A 2013 outbreak of an invasive aphid caused from 25 percent to 50 percent yield loss and total yield loss in some unprotected grain sorghum fields in Texas, including Nueces County. Neighboring starts also identified the pest.

According to work by Michael Brewer and Mo Way, with Texas A&M AgriLife Research, infestations were initially observed after sorghum heads were developing, but likely began infesting the crop earlier.

The aphid may be a new variant of sugarcane aphid, Melanaphis sacchari, which has a high preference for sorghum, or a very closely related species (M. sorghi). Infestations detected were heavy, often with hundreds of sugarcane aphid per leaf.

Leaves became sticky and shiny from honeydew and coated with sooty mold fungus (grows on honeydew), which hampered harvesting operations. Heavy sugarcane aphid populations and honeydew/sooty mold fields were observed in the lower Rio Grande Valley, the Gulf Coast, central Texas Blacklands, and northern counties bordering the Red River, as well as in southern Oklahoma along the Red River and from southwest to northeast Louisiana.

 

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Fall populations on remnant sorghum of harvested fields and johnsongrass have been detected in many of these counties, including Nueces County, positioning the aphid for possible outbreaks in 2014.

Early insecticide trials conducted by Way, Brewer, and others have identified early management options.  Natural enemies also feed on sugarcane aphid. 

Researchers compared four insecticidal treatments to an untreated control on sugarcane aphids in a field in China, Texas.  The field had been previously treated with Lorsban 4E two to three times, but sugarcane aphid populations were still high at the time of application of test treatments. Insecticidal treatments included Lorsban Advance, Transform WG, Karate Z, and Dimethoate 4EC.  All treatments provided a significant level of control compared to the untreated check except for Karate Z four days after treatment.   More detailed information can be found in a recent poster presentation on the web.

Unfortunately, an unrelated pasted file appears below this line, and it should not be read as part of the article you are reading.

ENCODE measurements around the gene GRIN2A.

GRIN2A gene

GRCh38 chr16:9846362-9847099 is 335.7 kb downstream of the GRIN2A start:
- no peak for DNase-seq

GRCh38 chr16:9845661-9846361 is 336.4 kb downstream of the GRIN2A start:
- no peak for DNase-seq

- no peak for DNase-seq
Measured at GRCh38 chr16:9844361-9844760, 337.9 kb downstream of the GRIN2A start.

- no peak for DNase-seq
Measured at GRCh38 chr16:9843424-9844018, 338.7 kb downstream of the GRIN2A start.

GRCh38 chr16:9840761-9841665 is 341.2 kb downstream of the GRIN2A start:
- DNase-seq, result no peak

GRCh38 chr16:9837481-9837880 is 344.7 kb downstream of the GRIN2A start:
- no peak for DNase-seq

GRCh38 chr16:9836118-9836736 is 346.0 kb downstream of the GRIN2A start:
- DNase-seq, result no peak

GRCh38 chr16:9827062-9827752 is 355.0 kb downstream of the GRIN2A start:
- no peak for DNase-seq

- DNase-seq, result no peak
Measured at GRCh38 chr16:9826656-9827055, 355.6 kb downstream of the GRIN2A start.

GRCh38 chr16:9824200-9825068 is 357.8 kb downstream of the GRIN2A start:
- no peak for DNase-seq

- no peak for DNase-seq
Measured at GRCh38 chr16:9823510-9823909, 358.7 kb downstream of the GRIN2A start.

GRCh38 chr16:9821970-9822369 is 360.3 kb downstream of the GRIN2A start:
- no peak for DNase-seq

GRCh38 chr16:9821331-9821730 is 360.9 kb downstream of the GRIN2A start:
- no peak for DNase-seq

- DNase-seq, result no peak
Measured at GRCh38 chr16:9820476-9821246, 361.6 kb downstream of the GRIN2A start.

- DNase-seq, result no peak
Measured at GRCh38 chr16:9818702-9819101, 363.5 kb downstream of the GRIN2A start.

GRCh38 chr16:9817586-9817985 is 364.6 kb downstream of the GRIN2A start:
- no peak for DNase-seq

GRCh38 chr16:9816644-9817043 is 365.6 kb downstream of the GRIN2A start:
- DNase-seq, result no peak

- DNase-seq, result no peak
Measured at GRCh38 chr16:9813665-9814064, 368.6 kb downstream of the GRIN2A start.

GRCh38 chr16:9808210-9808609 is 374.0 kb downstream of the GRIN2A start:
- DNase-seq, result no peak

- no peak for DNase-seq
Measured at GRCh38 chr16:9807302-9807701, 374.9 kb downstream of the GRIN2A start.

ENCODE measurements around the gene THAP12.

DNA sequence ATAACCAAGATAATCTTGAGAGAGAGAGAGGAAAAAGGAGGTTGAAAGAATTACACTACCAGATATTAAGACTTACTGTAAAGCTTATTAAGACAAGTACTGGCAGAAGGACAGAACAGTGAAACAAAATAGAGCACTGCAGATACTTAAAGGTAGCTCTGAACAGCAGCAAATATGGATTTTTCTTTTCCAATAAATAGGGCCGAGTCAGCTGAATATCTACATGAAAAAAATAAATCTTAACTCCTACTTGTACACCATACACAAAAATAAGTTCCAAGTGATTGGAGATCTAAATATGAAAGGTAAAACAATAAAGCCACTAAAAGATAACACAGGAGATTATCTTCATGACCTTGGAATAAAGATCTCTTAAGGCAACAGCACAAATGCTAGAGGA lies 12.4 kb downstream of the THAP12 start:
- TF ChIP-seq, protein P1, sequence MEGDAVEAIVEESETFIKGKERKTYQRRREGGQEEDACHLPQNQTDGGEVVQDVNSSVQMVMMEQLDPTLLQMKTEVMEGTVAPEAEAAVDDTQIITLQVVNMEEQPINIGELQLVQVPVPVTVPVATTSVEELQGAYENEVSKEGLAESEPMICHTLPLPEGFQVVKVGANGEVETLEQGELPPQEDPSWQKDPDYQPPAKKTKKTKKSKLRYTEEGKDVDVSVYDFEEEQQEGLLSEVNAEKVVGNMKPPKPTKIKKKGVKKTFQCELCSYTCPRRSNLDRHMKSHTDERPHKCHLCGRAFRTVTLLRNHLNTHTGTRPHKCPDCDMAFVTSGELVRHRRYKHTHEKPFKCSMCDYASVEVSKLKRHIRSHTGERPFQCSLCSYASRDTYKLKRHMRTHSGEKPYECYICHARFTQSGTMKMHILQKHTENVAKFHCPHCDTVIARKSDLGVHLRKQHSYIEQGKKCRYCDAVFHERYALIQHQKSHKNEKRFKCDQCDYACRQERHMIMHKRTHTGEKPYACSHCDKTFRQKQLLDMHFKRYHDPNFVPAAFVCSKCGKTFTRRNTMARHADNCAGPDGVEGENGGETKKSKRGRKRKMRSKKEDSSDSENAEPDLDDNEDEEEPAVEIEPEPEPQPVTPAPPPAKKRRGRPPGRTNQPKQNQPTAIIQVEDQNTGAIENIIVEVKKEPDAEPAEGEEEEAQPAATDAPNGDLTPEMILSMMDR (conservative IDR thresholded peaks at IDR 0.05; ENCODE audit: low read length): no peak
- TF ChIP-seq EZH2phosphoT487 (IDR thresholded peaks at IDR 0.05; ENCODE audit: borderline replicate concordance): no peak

Entomologists encourage producers to scout sorghum fields early in the growing season and at least through early head development in 2014 to facilitate a timely insecticide application, if needed.  While this aphid is of particular concern in 2014, growers should also be prepared for more common sorghum pests.  Therefore, in addition to scouting, entomologists encourage sorghum produces to use systemic insecticide seed treatments or in-furrow insecticide applications, plant early to prevent midge problems, and use suggested insecticides for rice stinkbug.   

 

Also of interest:

New aphid poses threat to grain sorghum

AgriLife Research: Wheat producers have another aphid control tool

Corn and late-planted sorghum doing well in Texas South Plains